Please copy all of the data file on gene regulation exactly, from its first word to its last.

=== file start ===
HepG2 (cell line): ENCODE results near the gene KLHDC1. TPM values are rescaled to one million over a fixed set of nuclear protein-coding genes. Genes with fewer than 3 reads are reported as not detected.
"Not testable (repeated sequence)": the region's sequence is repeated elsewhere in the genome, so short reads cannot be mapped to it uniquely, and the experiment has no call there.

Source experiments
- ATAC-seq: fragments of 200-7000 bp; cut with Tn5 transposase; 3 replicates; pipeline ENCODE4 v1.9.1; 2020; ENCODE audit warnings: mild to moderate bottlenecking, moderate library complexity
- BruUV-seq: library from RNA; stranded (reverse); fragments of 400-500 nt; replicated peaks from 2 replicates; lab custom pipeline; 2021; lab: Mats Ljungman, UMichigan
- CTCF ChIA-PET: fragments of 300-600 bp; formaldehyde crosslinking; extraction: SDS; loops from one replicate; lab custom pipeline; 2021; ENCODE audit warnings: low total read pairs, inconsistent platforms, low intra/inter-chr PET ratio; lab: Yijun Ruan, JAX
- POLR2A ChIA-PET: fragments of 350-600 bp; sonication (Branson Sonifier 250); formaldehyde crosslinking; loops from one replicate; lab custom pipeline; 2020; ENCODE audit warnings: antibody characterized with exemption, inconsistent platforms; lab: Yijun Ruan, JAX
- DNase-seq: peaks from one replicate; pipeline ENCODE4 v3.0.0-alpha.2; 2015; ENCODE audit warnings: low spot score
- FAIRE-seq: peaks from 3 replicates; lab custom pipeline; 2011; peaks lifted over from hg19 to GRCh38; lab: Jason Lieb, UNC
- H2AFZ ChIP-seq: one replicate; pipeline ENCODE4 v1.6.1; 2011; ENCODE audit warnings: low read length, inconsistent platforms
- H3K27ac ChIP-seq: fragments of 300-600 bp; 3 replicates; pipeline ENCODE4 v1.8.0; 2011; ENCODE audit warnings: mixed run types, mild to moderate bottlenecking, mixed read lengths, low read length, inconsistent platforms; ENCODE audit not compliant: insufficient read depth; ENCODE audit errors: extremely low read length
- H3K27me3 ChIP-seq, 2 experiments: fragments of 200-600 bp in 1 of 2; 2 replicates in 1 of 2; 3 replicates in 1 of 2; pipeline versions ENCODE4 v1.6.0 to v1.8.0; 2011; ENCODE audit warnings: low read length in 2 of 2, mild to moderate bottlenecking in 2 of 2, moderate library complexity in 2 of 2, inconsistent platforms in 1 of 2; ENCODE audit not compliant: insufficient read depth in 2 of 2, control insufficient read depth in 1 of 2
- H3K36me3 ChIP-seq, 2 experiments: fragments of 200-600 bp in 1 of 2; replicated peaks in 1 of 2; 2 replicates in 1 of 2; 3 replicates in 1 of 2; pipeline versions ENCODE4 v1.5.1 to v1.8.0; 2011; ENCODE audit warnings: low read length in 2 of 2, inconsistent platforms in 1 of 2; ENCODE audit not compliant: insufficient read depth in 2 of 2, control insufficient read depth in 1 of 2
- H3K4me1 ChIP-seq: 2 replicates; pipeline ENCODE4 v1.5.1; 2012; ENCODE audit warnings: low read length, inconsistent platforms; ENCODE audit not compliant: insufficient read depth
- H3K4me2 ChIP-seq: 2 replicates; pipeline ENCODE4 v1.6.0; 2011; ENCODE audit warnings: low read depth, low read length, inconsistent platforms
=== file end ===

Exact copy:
HepG2 (cell line): ENCODE results near the gene KLHDC1. TPM values are rescaled to one million over a fixed set of nuclear protein-coding genes. Genes with fewer than 3 reads are reported as not detected.
"Not testable (repeated sequence)": the region's sequence is repeated elsewhere in the genome, so short reads cannot be mapped to it uniquely, and the experiment has no call there.

Source experiments
- ATAC-seq: fragments of 200-7000 bp; cut with Tn5 transposase; 3 replicates; pipeline ENCODE4 v1.9.1; 2020; ENCODE audit warnings: mild to moderate bottlenecking, moderate library complexity
- BruUV-seq: library from RNA; stranded (reverse); fragments of 400-500 nt; replicated peaks from 2 replicates; lab custom pipeline; 2021; lab: Mats Ljungman, UMichigan
- CTCF ChIA-PET: fragments of 300-600 bp; formaldehyde crosslinking; extraction: SDS; loops from one replicate; lab custom pipeline; 2021; ENCODE audit warnings: low total read pairs, inconsistent platforms, low intra/inter-chr PET ratio; lab: Yijun Ruan, JAX
- POLR2A ChIA-PET: fragments of 350-600 bp; sonication (Branson Sonifier 250); formaldehyde crosslinking; loops from one replicate; lab custom pipeline; 2020; ENCODE audit warnings: antibody characterized with exemption, inconsistent platforms; lab: Yijun Ruan, JAX
- DNase-seq: peaks from one replicate; pipeline ENCODE4 v3.0.0-alpha.2; 2015; ENCODE audit warnings: low spot score
- FAIRE-seq: peaks from 3 replicates; lab custom pipeline; 2011; peaks lifted over from hg19 to GRCh38; lab: Jason Lieb, UNC
- H2AFZ ChIP-seq: one replicate; pipeline ENCODE4 v1.6.1; 2011; ENCODE audit warnings: low read length, inconsistent platforms
- H3K27ac ChIP-seq: fragments of 300-600 bp; 3 replicates; pipeline ENCODE4 v1.8.0; 2011; ENCODE audit warnings: mixed run types, mild to moderate bottlenecking, mixed read lengths, low read length, inconsistent platforms; ENCODE audit not compliant: insufficient read depth; ENCODE audit errors: extremely low read length
- H3K27me3 ChIP-seq, 2 experiments: fragments of 200-600 bp in 1 of 2; 2 replicates in 1 of 2; 3 replicates in 1 of 2; pipeline versions ENCODE4 v1.6.0 to v1.8.0; 2011; ENCODE audit warnings: low read length in 2 of 2, mild to moderate bottlenecking in 2 of 2, moderate library complexity in 2 of 2, inconsistent platforms in 1 of 2; ENCODE audit not compliant: insufficient read depth in 2 of 2, control insufficient read depth in 1 of 2
- H3K36me3 ChIP-seq, 2 experiments: fragments of 200-600 bp in 1 of 2; replicated peaks in 1 of 2; 2 replicates in 1 of 2; 3 replicates in 1 of 2; pipeline versions ENCODE4 v1.5.1 to v1.8.0; 2011; ENCODE audit warnings: low read length in 2 of 2, inconsistent platforms in 1 of 2; ENCODE audit not compliant: insufficient read depth in 2 of 2, control insufficient read depth in 1 of 2
- H3K4me1 ChIP-seq: 2 replicates; pipeline ENCODE4 v1.5.1; 2012; ENCODE audit warnings: low read length, inconsistent platforms; ENCODE audit not compliant: insufficient read depth
- H3K4me2 ChIP-seq: 2 replicates; pipeline ENCODE4 v1.6.0; 2011; ENCODE audit warnings: low read depth, low read length, inconsistent platforms